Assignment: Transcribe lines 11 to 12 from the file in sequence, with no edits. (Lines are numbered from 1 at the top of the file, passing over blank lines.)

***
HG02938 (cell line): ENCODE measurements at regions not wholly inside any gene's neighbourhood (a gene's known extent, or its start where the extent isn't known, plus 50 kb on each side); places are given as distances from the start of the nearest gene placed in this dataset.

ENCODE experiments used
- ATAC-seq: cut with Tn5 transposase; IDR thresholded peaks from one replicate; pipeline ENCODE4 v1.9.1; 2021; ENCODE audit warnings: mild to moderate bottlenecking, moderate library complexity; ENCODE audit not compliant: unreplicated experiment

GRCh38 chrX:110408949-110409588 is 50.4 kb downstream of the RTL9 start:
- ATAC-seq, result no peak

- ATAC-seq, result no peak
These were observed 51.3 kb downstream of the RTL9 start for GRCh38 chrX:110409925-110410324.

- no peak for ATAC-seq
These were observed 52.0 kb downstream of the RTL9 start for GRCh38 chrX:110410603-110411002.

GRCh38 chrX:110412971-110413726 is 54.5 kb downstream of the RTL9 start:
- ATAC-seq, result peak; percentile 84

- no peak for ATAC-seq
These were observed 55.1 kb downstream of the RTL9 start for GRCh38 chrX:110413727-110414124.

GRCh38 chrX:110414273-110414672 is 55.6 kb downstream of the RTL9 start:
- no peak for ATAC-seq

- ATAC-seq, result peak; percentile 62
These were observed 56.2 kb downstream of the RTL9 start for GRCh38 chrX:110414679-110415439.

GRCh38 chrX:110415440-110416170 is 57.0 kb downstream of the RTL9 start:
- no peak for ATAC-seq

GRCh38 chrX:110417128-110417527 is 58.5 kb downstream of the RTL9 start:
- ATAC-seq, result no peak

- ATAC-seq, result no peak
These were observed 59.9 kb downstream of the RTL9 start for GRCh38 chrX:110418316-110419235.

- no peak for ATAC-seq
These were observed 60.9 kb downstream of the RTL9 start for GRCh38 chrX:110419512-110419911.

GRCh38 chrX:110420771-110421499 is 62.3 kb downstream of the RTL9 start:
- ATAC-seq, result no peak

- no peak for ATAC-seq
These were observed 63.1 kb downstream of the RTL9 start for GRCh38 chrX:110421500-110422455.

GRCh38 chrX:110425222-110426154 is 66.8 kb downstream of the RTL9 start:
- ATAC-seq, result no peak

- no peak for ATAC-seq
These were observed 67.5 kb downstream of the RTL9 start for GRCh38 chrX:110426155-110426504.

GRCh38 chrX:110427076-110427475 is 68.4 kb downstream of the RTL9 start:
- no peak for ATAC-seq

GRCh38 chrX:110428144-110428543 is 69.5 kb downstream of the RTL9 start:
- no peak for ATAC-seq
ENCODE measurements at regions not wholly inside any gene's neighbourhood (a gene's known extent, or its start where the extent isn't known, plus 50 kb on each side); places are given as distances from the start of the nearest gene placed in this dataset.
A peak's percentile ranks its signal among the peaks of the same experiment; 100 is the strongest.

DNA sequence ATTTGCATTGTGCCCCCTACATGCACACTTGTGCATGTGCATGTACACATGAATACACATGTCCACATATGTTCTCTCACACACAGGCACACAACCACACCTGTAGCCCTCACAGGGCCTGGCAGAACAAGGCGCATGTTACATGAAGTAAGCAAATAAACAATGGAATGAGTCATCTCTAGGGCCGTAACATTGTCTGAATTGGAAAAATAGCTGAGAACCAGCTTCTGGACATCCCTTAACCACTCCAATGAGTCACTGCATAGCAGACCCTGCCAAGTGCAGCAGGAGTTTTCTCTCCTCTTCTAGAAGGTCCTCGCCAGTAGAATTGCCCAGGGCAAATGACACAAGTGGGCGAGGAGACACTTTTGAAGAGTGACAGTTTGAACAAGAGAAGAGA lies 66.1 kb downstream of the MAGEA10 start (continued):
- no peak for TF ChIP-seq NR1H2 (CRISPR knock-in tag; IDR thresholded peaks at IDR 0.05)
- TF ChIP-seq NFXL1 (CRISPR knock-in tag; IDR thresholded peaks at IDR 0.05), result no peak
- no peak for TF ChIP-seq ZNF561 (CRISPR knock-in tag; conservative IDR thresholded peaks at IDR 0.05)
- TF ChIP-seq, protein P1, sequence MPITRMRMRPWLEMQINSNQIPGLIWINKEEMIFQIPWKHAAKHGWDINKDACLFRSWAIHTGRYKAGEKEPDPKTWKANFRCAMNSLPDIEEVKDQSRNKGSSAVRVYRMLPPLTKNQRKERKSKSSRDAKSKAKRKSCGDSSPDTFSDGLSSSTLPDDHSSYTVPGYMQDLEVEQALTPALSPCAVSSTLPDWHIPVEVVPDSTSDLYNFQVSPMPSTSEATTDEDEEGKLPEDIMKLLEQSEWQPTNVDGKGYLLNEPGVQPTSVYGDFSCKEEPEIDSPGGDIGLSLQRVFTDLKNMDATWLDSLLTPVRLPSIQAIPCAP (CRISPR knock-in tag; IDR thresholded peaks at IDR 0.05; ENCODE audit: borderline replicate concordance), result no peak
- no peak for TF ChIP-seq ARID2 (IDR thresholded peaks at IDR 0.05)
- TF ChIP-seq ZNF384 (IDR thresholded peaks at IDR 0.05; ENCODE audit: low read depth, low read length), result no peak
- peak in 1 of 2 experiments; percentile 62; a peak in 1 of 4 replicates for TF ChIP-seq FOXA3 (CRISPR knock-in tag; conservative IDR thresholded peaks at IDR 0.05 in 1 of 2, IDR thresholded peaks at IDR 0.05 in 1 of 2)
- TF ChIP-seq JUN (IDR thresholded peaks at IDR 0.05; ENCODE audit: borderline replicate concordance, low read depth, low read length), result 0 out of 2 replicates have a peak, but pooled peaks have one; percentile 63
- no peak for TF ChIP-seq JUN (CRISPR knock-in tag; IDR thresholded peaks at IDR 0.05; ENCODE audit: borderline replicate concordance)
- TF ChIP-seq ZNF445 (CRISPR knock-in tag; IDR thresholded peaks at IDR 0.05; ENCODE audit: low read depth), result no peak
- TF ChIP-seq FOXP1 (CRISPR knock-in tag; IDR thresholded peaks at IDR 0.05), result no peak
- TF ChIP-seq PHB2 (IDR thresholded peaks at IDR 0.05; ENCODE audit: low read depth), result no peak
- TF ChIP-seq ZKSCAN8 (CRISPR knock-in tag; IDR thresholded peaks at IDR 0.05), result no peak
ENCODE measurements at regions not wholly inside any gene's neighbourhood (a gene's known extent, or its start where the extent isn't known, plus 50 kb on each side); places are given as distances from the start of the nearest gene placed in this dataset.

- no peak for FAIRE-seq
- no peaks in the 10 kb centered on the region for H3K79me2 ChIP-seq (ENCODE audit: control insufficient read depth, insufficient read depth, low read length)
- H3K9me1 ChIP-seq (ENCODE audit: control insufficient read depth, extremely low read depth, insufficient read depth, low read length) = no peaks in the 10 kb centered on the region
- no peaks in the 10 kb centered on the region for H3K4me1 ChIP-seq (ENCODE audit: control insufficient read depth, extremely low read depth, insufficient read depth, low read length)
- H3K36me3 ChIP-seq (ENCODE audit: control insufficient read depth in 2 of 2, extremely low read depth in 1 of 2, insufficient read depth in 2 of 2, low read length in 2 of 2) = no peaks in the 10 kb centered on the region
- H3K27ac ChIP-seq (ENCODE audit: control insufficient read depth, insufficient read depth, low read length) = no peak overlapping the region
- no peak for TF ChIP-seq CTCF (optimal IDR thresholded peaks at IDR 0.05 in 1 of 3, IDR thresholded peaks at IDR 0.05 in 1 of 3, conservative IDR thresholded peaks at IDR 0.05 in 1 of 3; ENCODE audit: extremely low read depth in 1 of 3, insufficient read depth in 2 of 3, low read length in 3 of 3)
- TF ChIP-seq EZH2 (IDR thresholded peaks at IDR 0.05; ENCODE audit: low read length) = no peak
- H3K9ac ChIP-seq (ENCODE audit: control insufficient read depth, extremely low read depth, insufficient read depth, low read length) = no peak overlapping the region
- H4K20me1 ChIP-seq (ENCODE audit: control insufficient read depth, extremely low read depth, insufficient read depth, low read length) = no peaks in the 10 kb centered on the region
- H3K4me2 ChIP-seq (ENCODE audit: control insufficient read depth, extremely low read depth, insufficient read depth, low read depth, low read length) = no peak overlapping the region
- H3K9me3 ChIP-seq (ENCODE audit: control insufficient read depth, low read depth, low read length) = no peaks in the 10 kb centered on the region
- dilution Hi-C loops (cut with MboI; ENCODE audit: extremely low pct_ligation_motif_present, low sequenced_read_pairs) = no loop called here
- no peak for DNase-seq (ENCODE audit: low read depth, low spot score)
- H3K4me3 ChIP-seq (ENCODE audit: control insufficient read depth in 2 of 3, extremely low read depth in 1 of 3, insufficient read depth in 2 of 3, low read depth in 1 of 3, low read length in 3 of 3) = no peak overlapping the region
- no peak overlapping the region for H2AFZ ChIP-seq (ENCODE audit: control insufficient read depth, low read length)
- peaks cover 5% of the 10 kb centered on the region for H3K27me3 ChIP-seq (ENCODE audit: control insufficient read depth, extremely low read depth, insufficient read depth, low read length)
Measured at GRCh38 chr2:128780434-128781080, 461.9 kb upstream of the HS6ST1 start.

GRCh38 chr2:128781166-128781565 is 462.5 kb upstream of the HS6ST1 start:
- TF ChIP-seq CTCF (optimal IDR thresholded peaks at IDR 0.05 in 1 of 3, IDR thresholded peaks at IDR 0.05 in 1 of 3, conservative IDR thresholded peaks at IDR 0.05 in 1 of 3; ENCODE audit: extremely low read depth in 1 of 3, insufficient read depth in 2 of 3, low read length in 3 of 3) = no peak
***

- ATAC-seq, result peak; percentile 84

- no peak for ATAC-seq